On Tuesday night, my writers workshop was over at my house for a meeting. Among other things, we did a story of mine, a kind of essay/narrative about the Fermi paradox. More fun than it sounds, swear.
I've been a member of the Cambridge Science Fiction Workshop for...let's just say a long time. Most of my stories have gone through it.
I'm not particularly clubbable, so my ability to function as part of a delicate social organism like a writers workshop shows how beneficial I find it. I've never been a big part of fandom or SF society in general, so this is my connection to other writers.
Some workshops are psychologically supportive, and help writers get confidence. This one focuses on the work. If you don't already have confidence ("confidence" here being only moderately correlated with "ability": getting better makes some people more confident, but doesn't seem to do much for others) this would be the wrong place for you. They'll rip your heart out and kindly point out that your aortic arch is a feeble cliche.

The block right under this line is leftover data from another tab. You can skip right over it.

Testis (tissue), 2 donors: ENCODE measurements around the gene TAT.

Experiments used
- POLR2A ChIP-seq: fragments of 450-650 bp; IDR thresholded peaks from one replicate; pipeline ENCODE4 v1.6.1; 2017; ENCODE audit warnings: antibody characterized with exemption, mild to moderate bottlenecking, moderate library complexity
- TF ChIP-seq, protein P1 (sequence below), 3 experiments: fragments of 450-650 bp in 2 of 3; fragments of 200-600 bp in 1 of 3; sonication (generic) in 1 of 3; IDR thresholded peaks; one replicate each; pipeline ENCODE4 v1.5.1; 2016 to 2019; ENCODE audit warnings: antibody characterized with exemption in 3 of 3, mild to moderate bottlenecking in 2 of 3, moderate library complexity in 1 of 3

Anyway, aside from a couple of visits to Sycamore Hill (a one-week professional workshop), this is my experience of writing workshops. Some people have gone through Clarion, and been to dozens of these things. Still, when I do go to a science fiction convention, I'm often put on writing workshop panels. Maybe it's because the organizers fear I have nothing else to say. But when you do see me bloviating on one of these panels, you can relax in the comforting knowledge that I really don't have any idea of what I'm talking about.